Chiang Mai: The Old City

We hopped on a quick flight and found ourselves in the amazing city of Chiang Mai.

Away from the chaos of Bangkok, a city we could really wander and get lost in.

Chiang Mai │www.girlseekingfood.com

Chiang Mai is Thailand’s second-largest city, and one you should not miss out on. The Lanna culture is different from other parts of the county, as the city was occupied for some time by the Burmese before being enveloped in the rest of Thailand. The food, language, and many other customs remain different.

Chiang Mai │www.girlseekingfood.com

The city is characterized by the “old city,” a walled in area in the city center where most of the sights are, and then neighborhoods beyond the wall. We stayed at Banjai Garden Guesthouse, a small family-owned B&B on one of the winding alleys in the old city. It’s simple, cute, and clean, and well-located, and the French proprietor makes an excellent breakfast (check the website for the rooms, as some do not have A/C).

We chose Dash Teak House for our first dinner. Don’t be discouraged by the fact that this place is pretty much all tourists—this is still some of the best and most authentic Lanna homestyle cooking around. The owner is a local who moved to the U.S. for a time and then returned and opened the restaurant. Here we tried one of the most popular regional dishes, khao soi—VERY spicy.

Chiang Mai │www.girlseekingfood.com

Along with another regional dish, pork larb.

Chiang Mai │www.girlseekingfood.com

Followed by a Northern-style curry (one of the favorites of the trip).

Chiang Mai │www.girlseekingfood.com

And we had to end with some mango sticky rice.

Chiang Mai │www.girlseekingfood.com

The next day we planned to do a LOT of walking, so to get our energy levels up we stopped into an Aussie café, Overstand. There is actually a thriving coffee shop scene in Chiang Mai, but this one has the BEST iced coffee you will ever have.

We decided to follow a city walk from here. As in most places in Thailand, the main attractions are temples.

Chiang Mai │www.girlseekingfood.com

Chiang Mai │www.girlseekingfood.com

Chiang Mai │www.girlseekingfood.com

Halfway through our walk we stopped in at a local place called Huen Phen for lunch, sampling beef ribs, steamed fish, and fried papaya salad.

Chiang Mai │www.girlseekingfood.com

Chiang Mai │www.girlseekingfood.com

 

Chiang Mai │www.girlseekingfood.com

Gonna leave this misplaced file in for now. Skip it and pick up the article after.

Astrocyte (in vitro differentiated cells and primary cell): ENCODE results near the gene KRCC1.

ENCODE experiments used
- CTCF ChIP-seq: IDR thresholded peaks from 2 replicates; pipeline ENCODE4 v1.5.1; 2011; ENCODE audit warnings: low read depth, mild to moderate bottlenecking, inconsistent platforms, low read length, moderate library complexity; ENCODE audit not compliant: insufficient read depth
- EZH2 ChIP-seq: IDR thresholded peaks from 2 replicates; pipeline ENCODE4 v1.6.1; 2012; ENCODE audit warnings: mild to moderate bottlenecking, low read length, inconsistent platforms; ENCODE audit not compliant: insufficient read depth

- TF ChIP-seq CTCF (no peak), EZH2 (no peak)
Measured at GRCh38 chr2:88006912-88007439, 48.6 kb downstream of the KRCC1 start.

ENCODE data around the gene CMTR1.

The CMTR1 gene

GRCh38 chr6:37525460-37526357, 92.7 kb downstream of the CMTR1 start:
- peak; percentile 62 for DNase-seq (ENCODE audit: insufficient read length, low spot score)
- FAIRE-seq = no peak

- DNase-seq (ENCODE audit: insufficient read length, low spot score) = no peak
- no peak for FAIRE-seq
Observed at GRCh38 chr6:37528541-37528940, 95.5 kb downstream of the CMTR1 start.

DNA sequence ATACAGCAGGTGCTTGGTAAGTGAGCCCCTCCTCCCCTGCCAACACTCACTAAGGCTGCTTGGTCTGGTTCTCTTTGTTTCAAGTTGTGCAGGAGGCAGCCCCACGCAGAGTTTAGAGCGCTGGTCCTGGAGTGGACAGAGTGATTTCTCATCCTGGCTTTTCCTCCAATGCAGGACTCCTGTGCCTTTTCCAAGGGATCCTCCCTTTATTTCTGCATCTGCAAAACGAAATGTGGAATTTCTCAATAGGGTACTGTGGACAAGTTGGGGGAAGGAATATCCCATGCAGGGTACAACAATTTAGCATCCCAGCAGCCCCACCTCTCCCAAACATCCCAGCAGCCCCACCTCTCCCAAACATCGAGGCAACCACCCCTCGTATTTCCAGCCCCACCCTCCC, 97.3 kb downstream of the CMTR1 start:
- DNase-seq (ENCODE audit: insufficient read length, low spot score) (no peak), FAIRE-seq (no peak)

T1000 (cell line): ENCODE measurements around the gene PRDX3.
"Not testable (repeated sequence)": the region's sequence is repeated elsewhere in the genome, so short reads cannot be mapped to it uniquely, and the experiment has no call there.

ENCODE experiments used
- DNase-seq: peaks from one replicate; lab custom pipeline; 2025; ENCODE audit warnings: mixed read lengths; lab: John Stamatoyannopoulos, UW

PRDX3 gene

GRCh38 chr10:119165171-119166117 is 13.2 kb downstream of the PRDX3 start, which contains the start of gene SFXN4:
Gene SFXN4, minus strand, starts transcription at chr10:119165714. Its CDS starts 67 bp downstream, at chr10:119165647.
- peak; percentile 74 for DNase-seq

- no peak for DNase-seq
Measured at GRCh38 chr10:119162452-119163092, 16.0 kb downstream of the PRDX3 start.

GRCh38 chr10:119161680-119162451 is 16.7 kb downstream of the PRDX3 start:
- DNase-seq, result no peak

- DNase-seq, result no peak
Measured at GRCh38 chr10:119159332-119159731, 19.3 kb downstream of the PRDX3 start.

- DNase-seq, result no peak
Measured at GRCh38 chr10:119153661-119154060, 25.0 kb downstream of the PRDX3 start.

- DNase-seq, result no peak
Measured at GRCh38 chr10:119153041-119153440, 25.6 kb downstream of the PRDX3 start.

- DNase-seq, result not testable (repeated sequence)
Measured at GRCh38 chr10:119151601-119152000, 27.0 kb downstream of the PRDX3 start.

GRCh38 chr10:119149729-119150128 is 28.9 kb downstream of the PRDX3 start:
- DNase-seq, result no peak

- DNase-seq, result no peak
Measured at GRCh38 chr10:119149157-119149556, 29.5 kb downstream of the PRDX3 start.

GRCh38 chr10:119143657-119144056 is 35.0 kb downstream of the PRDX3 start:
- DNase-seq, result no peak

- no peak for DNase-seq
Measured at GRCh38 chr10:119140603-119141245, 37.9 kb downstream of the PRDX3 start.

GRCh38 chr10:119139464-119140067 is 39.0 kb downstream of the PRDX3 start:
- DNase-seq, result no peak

We continued our basically temple tour–in one we were able to listen to Buddhist monks chanting.

Chiang Mai │www.girlseekingfood.com

A few are the more popular, large temples, but there are some smaller ones that are very beautiful and worth seeing.

Chiang Mai │www.girlseekingfood.com

Chiang Mai │www.girlseekingfood.com

After our amazing food tour in Japan, we decided to book another for Chiang Mai. Just us and a local. She took us first to a street cart selling chat with cucumbers—the vendor had come from India.

Chiang Mai │www.girlseekingfood.com

Chiang Mai │www.girlseekingfood.com

We then went to a small pad Thai restaurant for some of the city’s best noodles.

Chiang Mai │www.girlseekingfood.com

I thought pad Thai was more of an Americanized thing at Thai restaurants but it actually isn’t—they adopted it from the Chinese.

Chiang Mai │www.girlseekingfood.com

We got ours inside of an egg.

Chiang Mai │www.girlseekingfood.com

It seems like every city has a Chinatown, and that’s where we went next. We weaved through the stalls, trying a few different things as we went.

Chiang Mai │www.girlseekingfood.com

Chiang Mai │www.girlseekingfood.com

Chiang Mai │www.girlseekingfood.com

Isan sausage was everywhere—and it’s amazing. It’s made with fermented rice so it’s a bit chewy and has a sour taste.

Chiang Mai │www.girlseekingfood.com

After wandering the market we went to a small restaurant for some a traditional Lanna meal, which consists of small dishes and bowls that everyone shares.

Chiang Mai │www.girlseekingfood.com

Our guide insisted we try an ant egg omelet. I draw the line at bugs. We drove out of the city in our songthaew (basically a backless truck similar to an Uber Pool situation) to see one of the bigger temples at night. We ended the night at a rooftop speakeasy.

Again, I can’t recommend this food tour enough. We only went to local places, and it was just us and the guide so we never felt super touristy. Chiang Mai Food Tours is also the sister company of Bangkok Food Tours.

Street markets are everywhere (big ones are at all of the Old City’s gates) so after the food tour we knew what more of the vendors were selling. We headed one night to the “Saturday Market” by the south gate.

Chiang Mai │www.girlseekingfood.com

Chiang Mai │www.girlseekingfood.com

We had to get more sausage, but we tried a few new things, like some chicken skin skewers.

Chiang Mai │www.girlseekingfood.com

A fish ball noodle soup.

Chiang Mai │www.girlseekingfood.com

A pork-parts soup (not sure everything that was in there…but it was delicious).

Chiang Mai │www.girlseekingfood.com

And more mango sticky rice at the end.

We loved visiting Chiang Mai. Everything about it was amazing—the relaxed vibe, the ease of getting around, the amazing food on every corner. I highly recommend it for any trip to Thailand!

Dana

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